Monday, 16 November 2020

Brine

A short few years after the millennium. It was 2005, give or take. I met an old boy in Newport city, South Wales. At the time I was a young man in my early 20s. We got chatting. 

He told me that his grandfather had been a Navy man responsible for clearing out the stores. Nobody are done that for quite some time. At the back of the stores he discovered barrels of salted meat which had been there since the Napoleonic wars. 


Being courageous they decided to test the Navy’s traditional methods for food preservation. They cooked them up. 


The meat had not rotted at all. It was so well preserved they ate a delicious meal from it, imagining themselves sharing the same meal as their forebears. 


Which, by some way is quite literally true as the cow involved had indeed been alive during the lifetime of Napoleon and had been shared by men living a century apart. 


The Napoleonic wars between the British and the French, according to the official records, lasted between 1803 and 1813 (Wikipedia).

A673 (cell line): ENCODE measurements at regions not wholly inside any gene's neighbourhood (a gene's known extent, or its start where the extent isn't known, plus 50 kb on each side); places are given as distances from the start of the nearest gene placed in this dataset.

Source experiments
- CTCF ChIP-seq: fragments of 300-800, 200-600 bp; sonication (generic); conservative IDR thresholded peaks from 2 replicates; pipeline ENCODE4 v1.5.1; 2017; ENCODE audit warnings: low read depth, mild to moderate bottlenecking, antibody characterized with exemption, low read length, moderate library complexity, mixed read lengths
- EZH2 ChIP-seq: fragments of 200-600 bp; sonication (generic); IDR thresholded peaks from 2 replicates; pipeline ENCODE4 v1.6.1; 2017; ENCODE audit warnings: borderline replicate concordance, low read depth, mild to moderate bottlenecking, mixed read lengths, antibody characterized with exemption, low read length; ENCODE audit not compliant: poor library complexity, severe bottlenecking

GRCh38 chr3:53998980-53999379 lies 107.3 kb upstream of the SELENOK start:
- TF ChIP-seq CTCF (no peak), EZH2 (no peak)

I was listening to the story 200 years after the event. The gentleman’s grandfather we can assume ate the meat 100 years after the event, give or take.


This says much for food preservation techniques which existed before modern electric fridges.


His words were: “We living now assume it is old history. Storybook, not the lives of real people. But remember those barrels of meat. That is how close we are.”


I do not remember the gentleman’s name. But I remember the information he saw fit to pass forward from his life experiences and wisdom. May this blog serve somewhat is an epitaph. 

No comments:

Post a comment